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Bottle trees
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Does evil exist in the world? Is there really a devil that competes with God for control of the human mind? Are there unseen evil spirits that wreak havoc on the affairs of human beings? There is no simple answer to any of these questions or one that will satisfy all of us. All of the world’s major religions wrestle with the subject of evil, even Buddhists who believe that evil exists only in a person’s mind and can be overcome with practice.

Many ancient cultures believed a sneeze was evidence of an evil spirit being expelled. Thus arose the practice of saying, “God bless you” to protect the sneezer from the re-entry of the evil spirit. “Evil spirit” is variously interchangeable with bogey, ghoul, devil fiend or demon, itself defined as an agent of harm, distress or ruin. Ample folklore exists in the history of Scotland and Ireland about the presence of bad fairies that could spirit away babies in the night and turn milk sour, for example. Their curses were feared, and any deals made with a bad fairy were speculative, at best, because bad fairies are dodgy creatures.

Whether evil spirits exist or not, cultures and religions throughout time have adopted interesting ways and means to ward them off, prayer being the most time-honored practice. Carrying bells around or wearing amulets of gemstones, coins or inscribed religious symbols are others. Protective powers are ascribed to numerous herbs such as angelica, caraway, fennel, marjoram and garlic, particularly useful when warding off vampires. Planting foxglove in the garden was also thought to protect one’s home.

Bottle trees are another way native cultures developed to ward off invisible evil spirits. Most commonly the practice is believed to have originated in the ninth century Kongo region in Central Africa. It was thought the little demons could be captured at night in a bottle and would melt away in the morning sun. Then the bottles could be corked and thrown into a river to be washed away, according to the Appalachian History website. Slaves imported the practice to North America where they were widespread features on Southern plantations. Eventually, the bottle trees made their way into Appalachia, we are told.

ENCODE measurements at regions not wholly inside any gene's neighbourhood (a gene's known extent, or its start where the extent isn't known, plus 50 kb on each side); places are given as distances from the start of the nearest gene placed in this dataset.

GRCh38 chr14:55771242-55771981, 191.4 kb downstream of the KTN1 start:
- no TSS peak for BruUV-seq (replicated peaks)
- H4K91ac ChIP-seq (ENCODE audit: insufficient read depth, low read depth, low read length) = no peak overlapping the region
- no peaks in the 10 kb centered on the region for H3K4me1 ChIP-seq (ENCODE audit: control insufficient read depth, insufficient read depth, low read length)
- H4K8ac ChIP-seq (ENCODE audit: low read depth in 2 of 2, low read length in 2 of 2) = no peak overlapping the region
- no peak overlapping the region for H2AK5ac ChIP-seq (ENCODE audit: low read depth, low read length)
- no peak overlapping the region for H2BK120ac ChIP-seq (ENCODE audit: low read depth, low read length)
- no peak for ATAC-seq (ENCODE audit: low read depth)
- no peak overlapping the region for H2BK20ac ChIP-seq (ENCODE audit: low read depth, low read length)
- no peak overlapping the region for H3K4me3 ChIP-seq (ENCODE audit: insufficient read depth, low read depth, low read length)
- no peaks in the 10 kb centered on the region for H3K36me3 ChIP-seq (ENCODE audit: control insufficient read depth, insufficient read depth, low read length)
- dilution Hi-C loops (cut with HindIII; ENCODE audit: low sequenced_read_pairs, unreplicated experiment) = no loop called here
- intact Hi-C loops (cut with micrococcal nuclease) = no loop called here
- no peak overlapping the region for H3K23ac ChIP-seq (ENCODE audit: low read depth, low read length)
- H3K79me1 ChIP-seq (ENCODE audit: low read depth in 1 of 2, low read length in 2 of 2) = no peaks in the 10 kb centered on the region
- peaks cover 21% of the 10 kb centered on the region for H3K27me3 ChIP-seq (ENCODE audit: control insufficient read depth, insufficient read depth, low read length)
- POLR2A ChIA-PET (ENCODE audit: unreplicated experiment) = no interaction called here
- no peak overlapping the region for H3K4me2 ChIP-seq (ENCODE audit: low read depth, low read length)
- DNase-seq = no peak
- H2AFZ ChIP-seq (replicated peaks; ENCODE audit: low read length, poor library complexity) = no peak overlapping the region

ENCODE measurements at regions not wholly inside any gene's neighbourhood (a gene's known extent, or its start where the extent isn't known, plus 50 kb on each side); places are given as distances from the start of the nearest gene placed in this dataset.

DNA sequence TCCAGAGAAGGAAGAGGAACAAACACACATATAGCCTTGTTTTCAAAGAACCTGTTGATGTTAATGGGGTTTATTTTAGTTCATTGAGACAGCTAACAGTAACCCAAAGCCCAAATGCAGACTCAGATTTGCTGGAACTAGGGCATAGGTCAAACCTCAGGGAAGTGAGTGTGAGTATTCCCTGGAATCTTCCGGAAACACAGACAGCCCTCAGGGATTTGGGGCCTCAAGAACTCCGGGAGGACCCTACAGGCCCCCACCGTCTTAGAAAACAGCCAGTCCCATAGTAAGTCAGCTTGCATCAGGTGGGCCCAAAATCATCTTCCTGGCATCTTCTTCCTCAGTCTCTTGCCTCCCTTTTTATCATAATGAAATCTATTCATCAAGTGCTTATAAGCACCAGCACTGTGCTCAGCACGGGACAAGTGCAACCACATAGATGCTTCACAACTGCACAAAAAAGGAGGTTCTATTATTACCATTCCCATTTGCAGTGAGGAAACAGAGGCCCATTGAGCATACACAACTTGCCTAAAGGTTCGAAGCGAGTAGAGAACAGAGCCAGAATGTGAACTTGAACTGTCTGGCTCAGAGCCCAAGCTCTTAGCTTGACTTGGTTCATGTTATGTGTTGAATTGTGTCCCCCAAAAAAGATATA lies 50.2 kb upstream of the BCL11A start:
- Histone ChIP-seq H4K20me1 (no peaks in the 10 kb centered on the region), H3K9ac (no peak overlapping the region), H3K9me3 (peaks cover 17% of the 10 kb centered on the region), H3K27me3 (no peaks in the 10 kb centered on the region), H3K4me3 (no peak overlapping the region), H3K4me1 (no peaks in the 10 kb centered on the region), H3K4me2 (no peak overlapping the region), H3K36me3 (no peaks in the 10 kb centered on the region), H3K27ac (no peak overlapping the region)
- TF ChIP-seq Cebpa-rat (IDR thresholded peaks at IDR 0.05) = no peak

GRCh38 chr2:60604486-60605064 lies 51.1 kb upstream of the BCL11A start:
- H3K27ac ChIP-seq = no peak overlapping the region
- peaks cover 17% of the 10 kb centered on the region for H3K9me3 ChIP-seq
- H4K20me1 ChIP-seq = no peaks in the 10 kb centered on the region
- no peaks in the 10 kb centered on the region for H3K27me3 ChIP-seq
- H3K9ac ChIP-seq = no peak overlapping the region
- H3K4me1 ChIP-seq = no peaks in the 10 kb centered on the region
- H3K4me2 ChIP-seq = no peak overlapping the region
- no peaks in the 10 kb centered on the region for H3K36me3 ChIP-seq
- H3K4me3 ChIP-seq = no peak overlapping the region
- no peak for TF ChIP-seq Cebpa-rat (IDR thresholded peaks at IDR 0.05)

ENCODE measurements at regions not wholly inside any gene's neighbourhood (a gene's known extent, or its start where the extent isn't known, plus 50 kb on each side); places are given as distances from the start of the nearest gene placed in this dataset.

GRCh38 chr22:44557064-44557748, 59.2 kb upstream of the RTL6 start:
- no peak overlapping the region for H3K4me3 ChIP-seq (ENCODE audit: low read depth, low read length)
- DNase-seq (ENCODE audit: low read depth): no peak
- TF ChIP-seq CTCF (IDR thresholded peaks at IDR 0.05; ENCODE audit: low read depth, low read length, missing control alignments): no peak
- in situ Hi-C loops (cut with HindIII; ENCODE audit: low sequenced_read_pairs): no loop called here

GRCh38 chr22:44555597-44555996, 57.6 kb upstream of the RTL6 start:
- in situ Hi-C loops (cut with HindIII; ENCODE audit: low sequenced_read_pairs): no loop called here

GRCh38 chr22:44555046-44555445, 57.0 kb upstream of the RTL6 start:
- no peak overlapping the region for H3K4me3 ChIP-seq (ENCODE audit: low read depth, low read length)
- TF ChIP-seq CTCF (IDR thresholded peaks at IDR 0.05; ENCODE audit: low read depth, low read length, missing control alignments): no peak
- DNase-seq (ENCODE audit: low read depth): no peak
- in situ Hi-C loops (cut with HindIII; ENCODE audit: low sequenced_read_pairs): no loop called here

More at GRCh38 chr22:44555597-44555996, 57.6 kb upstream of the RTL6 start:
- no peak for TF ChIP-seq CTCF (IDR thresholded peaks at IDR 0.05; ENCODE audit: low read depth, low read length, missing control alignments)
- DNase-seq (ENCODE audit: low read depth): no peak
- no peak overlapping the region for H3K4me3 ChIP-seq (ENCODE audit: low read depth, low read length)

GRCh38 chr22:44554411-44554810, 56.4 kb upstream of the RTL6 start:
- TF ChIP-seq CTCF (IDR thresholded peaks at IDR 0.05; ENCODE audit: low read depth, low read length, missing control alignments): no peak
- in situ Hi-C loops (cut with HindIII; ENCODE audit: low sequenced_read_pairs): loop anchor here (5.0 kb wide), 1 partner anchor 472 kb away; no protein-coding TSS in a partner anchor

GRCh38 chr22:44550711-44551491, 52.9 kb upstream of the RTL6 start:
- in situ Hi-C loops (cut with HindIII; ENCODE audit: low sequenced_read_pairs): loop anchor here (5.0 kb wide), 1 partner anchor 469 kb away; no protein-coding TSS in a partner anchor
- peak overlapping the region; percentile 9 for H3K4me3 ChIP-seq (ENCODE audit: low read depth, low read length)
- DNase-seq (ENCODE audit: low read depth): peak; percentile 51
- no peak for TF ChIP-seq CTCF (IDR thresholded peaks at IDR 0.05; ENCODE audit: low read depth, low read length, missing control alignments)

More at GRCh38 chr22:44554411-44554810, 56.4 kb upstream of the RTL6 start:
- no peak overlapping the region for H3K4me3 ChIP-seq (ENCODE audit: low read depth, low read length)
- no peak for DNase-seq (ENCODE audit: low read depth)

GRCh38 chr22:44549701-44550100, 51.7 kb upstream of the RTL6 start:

The Southern writer Eudora Welty captured the myth of the bottle tree in a short story entitled “Livvie”: “She knew that there could be a spell put in trees, and she was familiar from the time she was born with the way bottle trees kept evil spirits from coming into the house — by luring them inside the colored bottles, where they cannot get out again.” 

Today they are largely seen as interesting garden art, as they are in the unique landscaping at the home of LaTrelle and Hoyt Oliver in Oxford. “I was fascinated by the idea when I saw my first one years ago at a flower and garden show in Atlanta,” says LaTrelle. “As I understand it, there could be two explanations for a bottle tree: one is that the bottle tree filters out bad spirits, but also you might consider it to be a friendship tree when people bring you bottles to remind you of them.” There are not a few cobalt blue milk of magnesia bottles on Mrs. Oliver’s tree, she says. 

Among purists, cobalt blue is, indeed, the most desired color on a bottle tree. Interestingly, the word “cobalt” derives from the German word “Kobald” used to define the evil spirits that haunted miners down below and caused all sorts of tragic accidents. In the South, bottles were most often hung on the branches of a crepe myrtle tree, but many-limbed cedar tree trunks are an excellent alternative. 

Over at Chimney Park, host to “Twilights at Chimney Park” on Sunday from 5-7:30 p.m., you’ll find two bottle trees decorated with an array of multi-colored bottles and lights that will be lit that evening in the park’s magical evening displays. The cedar trunks were found on site. Evil spirits are prohibited at Chimney Park, but bad fairies sometimes known as aimless vandals sometimes wreak a little havoc on the carefully collected colorful bottles that consequently can’t be left in place year round. 

At the time of the two seasonal events held at the park each year, including “Fairy Houses at Chimney Park” in May, the word goes out for donations of colored wine bottles: blue, of course; red, yellow, emerald green, pale blue, turquoise. “Drink responsibly” follows, of course. There’s a saying that “life is too short to drink bad wine,” but sometimes, the hunt for the perfect bottle color requires just that. 


Barbara Morgan is a Covington resident with a background in newspaper journalism, state government and politics. She chairs the Newton Advisory Committee.